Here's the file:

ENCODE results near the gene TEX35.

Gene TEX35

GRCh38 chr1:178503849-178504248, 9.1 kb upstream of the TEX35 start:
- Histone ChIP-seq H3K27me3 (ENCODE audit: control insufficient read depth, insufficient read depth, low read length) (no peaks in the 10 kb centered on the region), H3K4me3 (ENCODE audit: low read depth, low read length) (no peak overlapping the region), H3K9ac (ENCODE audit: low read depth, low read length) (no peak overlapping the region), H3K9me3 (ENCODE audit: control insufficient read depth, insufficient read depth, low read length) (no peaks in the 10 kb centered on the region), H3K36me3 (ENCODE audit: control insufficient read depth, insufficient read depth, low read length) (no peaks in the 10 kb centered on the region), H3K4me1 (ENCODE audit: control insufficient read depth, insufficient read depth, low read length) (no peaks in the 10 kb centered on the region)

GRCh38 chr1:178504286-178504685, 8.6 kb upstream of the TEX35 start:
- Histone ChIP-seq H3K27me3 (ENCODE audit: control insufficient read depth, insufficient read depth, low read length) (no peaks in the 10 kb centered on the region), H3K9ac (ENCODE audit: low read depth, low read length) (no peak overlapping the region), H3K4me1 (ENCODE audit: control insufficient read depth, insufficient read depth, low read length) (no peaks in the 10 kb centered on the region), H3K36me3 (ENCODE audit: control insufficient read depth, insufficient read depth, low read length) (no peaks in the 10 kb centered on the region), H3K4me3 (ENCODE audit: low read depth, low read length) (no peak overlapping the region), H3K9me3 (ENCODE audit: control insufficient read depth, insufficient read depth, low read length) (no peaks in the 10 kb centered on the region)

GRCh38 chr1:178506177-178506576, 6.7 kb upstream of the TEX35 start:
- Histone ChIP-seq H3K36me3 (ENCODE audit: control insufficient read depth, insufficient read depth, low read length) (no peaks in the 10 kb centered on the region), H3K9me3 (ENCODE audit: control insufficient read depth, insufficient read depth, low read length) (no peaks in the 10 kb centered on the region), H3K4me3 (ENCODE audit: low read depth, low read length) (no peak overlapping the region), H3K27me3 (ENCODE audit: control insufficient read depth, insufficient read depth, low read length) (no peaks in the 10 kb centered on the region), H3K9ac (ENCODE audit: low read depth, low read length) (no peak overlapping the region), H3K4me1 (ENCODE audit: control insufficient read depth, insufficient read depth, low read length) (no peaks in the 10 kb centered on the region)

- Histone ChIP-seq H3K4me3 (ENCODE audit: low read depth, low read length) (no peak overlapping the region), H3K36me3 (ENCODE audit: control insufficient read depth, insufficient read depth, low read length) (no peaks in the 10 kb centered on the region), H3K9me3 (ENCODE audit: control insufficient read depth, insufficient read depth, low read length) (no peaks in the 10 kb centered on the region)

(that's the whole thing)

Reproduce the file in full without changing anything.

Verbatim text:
ENCODE results near the gene TEX35.

Gene TEX35

GRCh38 chr1:178503849-178504248, 9.1 kb upstream of the TEX35 start:
- Histone ChIP-seq H3K27me3 (ENCODE audit: control insufficient read depth, insufficient read depth, low read length) (no peaks in the 10 kb centered on the region), H3K4me3 (ENCODE audit: low read depth, low read length) (no peak overlapping the region), H3K9ac (ENCODE audit: low read depth, low read length) (no peak overlapping the region), H3K9me3 (ENCODE audit: control insufficient read depth, insufficient read depth, low read length) (no peaks in the 10 kb centered on the region), H3K36me3 (ENCODE audit: control insufficient read depth, insufficient read depth, low read length) (no peaks in the 10 kb centered on the region), H3K4me1 (ENCODE audit: control insufficient read depth, insufficient read depth, low read length) (no peaks in the 10 kb centered on the region)

GRCh38 chr1:178504286-178504685, 8.6 kb upstream of the TEX35 start:
- Histone ChIP-seq H3K27me3 (ENCODE audit: control insufficient read depth, insufficient read depth, low read length) (no peaks in the 10 kb centered on the region), H3K9ac (ENCODE audit: low read depth, low read length) (no peak overlapping the region), H3K4me1 (ENCODE audit: control insufficient read depth, insufficient read depth, low read length) (no peaks in the 10 kb centered on the region), H3K36me3 (ENCODE audit: control insufficient read depth, insufficient read depth, low read length) (no peaks in the 10 kb centered on the region), H3K4me3 (ENCODE audit: low read depth, low read length) (no peak overlapping the region), H3K9me3 (ENCODE audit: control insufficient read depth, insufficient read depth, low read length) (no peaks in the 10 kb centered on the region)

GRCh38 chr1:178506177-178506576, 6.7 kb upstream of the TEX35 start:
- Histone ChIP-seq H3K36me3 (ENCODE audit: control insufficient read depth, insufficient read depth, low read length) (no peaks in the 10 kb centered on the region), H3K9me3 (ENCODE audit: control insufficient read depth, insufficient read depth, low read length) (no peaks in the 10 kb centered on the region), H3K4me3 (ENCODE audit: low read depth, low read length) (no peak overlapping the region), H3K27me3 (ENCODE audit: control insufficient read depth, insufficient read depth, low read length) (no peaks in the 10 kb centered on the region), H3K9ac (ENCODE audit: low read depth, low read length) (no peak overlapping the region), H3K4me1 (ENCODE audit: control insufficient read depth, insufficient read depth, low read length) (no peaks in the 10 kb centered on the region)

- Histone ChIP-seq H3K4me3 (ENCODE audit: low read depth, low read length) (no peak overlapping the region), H3K36me3 (ENCODE audit: control insufficient read depth, insufficient read depth, low read length) (no peaks in the 10 kb centered on the region), H3K9me3 (ENCODE audit: control insufficient read depth, insufficient read depth, low read length) (no peaks in the 10 kb centered on the region)